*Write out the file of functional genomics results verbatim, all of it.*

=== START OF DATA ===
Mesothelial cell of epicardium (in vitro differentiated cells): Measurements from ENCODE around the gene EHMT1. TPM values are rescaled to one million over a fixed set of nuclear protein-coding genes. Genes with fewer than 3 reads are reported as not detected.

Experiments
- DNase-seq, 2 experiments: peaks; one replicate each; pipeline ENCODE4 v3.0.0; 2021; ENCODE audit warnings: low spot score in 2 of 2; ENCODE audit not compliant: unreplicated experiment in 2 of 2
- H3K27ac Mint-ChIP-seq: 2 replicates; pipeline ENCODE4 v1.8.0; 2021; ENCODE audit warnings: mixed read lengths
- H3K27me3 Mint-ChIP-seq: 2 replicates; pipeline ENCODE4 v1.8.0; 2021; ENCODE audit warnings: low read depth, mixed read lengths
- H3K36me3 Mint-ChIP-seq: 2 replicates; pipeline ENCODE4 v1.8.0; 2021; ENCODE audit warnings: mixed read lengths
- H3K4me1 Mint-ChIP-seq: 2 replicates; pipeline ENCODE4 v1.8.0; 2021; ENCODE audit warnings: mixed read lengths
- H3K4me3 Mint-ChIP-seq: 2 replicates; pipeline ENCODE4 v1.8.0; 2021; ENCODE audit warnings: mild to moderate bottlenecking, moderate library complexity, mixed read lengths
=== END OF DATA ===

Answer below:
Mesothelial cell of epicardium (in vitro differentiated cells): Measurements from ENCODE around the gene EHMT1. TPM values are rescaled to one million over a fixed set of nuclear protein-coding genes. Genes with fewer than 3 reads are reported as not detected.

Experiments
- DNase-seq, 2 experiments: peaks; one replicate each; pipeline ENCODE4 v3.0.0; 2021; ENCODE audit warnings: low spot score in 2 of 2; ENCODE audit not compliant: unreplicated experiment in 2 of 2
- H3K27ac Mint-ChIP-seq: 2 replicates; pipeline ENCODE4 v1.8.0; 2021; ENCODE audit warnings: mixed read lengths
- H3K27me3 Mint-ChIP-seq: 2 replicates; pipeline ENCODE4 v1.8.0; 2021; ENCODE audit warnings: low read depth, mixed read lengths
- H3K36me3 Mint-ChIP-seq: 2 replicates; pipeline ENCODE4 v1.8.0; 2021; ENCODE audit warnings: mixed read lengths
- H3K4me1 Mint-ChIP-seq: 2 replicates; pipeline ENCODE4 v1.8.0; 2021; ENCODE audit warnings: mixed read lengths
- H3K4me3 Mint-ChIP-seq: 2 replicates; pipeline ENCODE4 v1.8.0; 2021; ENCODE audit warnings: mild to moderate bottlenecking, moderate library complexity, mixed read lengths